A photo of a Crepidula atrasolea slipper snail
A ventral view of an adult Crepidula atrasolea slipper snail, with a shell on its back.

Her research will look at how the embryonic shell gland matures into the mantle tissue, how the biomineralization process (by which living organisms produce minerals) changes during development, how shell matrix proteins are regulated, and what their functions are in the formation of the shell.

“Mollusc shells are beautiful and iconic products of the sea, and while they are very well studied in some respect, such as their biomaterial properties, very few studies have tested the function of individual shell proteins,” said Lyons, an assistant professor at the Center for Marine Biotechnology and Biomedicine and the Marine Biology Research Division at Scripps. “We are eager to uncover how shell proteins are turned on in the right time and place in the animal, as well as how each protein contributes to shell shape and microstructure. Our work will provide new insights about the molecular mechanisms of how shells are made in each generation, and how they diversified over evolution.”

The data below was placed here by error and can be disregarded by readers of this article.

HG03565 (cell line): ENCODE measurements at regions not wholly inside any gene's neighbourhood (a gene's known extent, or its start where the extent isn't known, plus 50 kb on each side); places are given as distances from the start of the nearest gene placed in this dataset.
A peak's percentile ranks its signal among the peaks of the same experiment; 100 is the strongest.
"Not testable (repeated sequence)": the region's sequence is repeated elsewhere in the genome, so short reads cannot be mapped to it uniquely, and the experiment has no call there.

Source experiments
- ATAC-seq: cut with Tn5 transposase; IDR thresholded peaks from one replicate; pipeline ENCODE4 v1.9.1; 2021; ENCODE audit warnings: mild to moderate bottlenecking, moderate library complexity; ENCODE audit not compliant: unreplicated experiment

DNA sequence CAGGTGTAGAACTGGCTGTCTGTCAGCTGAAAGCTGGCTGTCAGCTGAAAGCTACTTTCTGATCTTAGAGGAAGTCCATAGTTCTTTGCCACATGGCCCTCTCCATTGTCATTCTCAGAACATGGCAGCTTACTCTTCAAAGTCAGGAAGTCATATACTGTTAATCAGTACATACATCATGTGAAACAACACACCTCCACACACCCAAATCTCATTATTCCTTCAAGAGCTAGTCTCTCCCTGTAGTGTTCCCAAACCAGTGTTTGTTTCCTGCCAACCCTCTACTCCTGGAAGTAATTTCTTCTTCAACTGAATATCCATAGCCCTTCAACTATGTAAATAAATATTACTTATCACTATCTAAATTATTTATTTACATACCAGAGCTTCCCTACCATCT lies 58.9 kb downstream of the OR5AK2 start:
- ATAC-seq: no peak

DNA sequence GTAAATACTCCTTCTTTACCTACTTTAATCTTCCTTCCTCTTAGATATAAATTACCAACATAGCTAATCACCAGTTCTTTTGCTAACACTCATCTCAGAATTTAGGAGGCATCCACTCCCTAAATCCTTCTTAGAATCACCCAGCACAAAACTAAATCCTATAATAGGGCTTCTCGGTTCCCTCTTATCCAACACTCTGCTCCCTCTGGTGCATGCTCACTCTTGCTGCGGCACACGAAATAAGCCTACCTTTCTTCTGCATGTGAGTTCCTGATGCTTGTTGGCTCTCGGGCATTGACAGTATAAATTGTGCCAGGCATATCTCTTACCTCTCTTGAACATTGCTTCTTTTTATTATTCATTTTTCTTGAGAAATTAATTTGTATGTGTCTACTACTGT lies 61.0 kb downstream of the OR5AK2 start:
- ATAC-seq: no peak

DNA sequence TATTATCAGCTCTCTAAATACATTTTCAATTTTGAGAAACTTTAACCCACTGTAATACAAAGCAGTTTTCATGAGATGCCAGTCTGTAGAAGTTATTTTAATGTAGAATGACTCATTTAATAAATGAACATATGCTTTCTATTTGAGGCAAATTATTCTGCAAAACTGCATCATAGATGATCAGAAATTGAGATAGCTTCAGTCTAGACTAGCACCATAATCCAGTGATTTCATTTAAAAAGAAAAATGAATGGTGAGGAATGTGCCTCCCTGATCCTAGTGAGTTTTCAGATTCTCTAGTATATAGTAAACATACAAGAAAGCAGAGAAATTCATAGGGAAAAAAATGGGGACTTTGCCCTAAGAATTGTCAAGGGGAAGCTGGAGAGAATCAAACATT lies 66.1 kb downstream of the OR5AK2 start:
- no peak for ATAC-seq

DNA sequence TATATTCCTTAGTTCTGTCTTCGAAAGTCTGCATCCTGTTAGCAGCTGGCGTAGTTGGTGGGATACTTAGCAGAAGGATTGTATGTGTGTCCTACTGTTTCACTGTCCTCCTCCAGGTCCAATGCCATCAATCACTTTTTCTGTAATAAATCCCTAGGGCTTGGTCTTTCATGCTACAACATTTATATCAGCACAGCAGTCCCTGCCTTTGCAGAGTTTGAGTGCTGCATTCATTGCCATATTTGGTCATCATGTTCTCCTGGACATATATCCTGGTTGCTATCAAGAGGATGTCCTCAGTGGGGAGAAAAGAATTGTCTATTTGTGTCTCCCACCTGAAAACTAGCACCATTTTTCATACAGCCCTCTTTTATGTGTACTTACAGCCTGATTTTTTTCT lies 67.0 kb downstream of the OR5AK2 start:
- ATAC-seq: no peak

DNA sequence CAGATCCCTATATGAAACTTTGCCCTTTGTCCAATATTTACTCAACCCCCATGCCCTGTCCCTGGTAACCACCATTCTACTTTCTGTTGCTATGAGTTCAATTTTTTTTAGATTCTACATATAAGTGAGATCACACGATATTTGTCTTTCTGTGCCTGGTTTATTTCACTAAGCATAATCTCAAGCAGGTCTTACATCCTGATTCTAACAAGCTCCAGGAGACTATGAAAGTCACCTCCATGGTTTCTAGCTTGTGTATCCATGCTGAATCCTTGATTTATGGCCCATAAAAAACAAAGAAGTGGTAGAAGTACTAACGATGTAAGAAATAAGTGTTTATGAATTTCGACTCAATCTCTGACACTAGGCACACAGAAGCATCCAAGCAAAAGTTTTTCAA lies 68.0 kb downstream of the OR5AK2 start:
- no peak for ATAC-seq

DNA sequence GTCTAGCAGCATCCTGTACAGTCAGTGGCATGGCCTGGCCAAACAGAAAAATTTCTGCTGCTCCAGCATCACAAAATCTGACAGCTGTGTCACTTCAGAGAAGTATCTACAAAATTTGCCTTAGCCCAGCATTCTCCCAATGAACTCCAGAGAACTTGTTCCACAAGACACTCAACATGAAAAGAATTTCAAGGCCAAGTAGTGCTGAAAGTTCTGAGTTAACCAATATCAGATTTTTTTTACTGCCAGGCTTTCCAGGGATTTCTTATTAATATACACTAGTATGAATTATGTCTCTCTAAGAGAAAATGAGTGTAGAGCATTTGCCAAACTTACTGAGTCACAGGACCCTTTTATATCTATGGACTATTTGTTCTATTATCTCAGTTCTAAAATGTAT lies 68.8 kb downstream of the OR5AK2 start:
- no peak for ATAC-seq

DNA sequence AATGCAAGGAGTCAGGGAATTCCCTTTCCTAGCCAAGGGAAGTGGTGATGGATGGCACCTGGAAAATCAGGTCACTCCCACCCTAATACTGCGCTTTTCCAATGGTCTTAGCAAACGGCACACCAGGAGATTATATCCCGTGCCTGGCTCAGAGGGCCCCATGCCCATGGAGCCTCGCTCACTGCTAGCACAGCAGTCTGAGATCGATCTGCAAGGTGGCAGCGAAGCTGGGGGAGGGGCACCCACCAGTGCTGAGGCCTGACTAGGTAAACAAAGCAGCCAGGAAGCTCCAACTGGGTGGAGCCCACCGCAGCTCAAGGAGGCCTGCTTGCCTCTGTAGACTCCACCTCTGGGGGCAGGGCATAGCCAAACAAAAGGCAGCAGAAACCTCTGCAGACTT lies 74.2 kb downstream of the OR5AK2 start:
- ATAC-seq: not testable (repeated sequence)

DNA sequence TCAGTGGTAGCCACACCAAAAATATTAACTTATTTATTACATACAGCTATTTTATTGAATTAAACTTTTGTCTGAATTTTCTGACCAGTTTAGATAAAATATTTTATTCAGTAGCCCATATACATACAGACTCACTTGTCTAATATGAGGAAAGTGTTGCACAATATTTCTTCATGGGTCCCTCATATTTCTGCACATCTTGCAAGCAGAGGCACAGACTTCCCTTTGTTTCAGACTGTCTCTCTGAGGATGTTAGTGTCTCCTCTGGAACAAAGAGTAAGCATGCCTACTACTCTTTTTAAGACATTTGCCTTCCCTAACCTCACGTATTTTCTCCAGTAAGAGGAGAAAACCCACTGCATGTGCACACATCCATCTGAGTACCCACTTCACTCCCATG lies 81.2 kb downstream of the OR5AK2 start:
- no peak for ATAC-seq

As part of this project, Lyons will expand research and learning opportunities at UC San Diego through a new laboratory course for undergraduates, “Methods in Cell and Developmental Biology of Marine Organisms.” This course has been approved to be taught as a “Course-assisted Undergraduate Research Experience” (CURE) in which Scripps will host local public high-school students from High Tech High for five-week internships. The joint mentoring program will engage more than 80 marine biology majors over the course of the award period, and the course will provide all students with authentic research experiences in cell and developmental biology.